Many immigrants, documented or undocumented, are in vulnerable positions when trying to come to the United States. Some are too poor for an attorney, but seek other ways to get help to stay legally. It is this situation that is ripe for exploitation by scam artists who call themselves notarios. It is important, if you are seeking immigration help, to not fall for their tricks, and to only pay or give information to people who have the authority to help you.
What Are Notarios?
While in Europe and Latin America the term “notary public” applies to a person who is qualified to represent individuals before a government, that is not the meaning of the term in the United States. Notarios use that linguistic confusion to prey upon immigrants who need help. They are people who lack any kind of legal authority in the U.S., but hold themselves out as “immigration consultants” or “visa consultants” in order to project an air of authority. They are, not to put too fine a face on it, con men who make a living preying on desperate immigrants. Sometimes, their lies can have long-term consequences, including damaging a potential immigrant’s prospects for genuine applications to be approved.
As immigration claims to the United States have risen over roughly the past 15 years—in 2008 the total immigrant population (in any status, documented or undocumented) was approximately 38 million—so has the number of notarios. Many immigrants, especially the poor, are unable to afford the steep filing fees for certain types of visa applications, and thus are receptive to anyone saying they can help for a lower price. Notarios also tend to advertise in 'ethnic’ media—newspapers not in English, or on websites targeted at a specific community—to engender trust in them. After the notario is given money and personal information, they will often stall their “client” until it is no longer possible, at which time they either make up an excuse as to why the petition (often never even filed) failed, or they simply vanish.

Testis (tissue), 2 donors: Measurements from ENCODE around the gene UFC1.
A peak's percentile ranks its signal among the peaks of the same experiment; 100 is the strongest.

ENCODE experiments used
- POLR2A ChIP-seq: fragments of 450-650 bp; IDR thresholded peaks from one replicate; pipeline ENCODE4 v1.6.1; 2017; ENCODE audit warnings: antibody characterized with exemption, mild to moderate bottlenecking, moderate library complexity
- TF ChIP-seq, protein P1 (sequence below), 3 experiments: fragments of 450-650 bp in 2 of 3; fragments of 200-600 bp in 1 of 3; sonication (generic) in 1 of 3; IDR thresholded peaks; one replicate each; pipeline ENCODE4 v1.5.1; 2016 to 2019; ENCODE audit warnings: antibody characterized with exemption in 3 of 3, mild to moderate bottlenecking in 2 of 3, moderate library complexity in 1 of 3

There is a prevailing opinion among many Americans that immigrants fleeced by notario con men may be getting what they deserve. After all, the immigrant was looking for a shortcut, a way to pay less in fees, or a way to wait less time. However, it is important to remember the following:
The Code of Federal Regulations, Title 8, Section 292.1 states clearly that only licensed attorneys and 'accredited representatives’ may practice immigration law. An accredited representative is not an attorney, but is an educated person on immigration law. A good example would be an employee of an immigration non-profit like the National Immigrant Justice Center. Real immigration attorneys and non-profits have begun to try and spread more information about notario fraud, hoping to educate the public, but there are so many now that it is an uphill battle.
Our Attorneys Will Help You
If you need real immigration help, Mevorah Law Offices LLC can be there. We will do our best for you. Contact our DuPage County immigration attorneys today for a free consultation.
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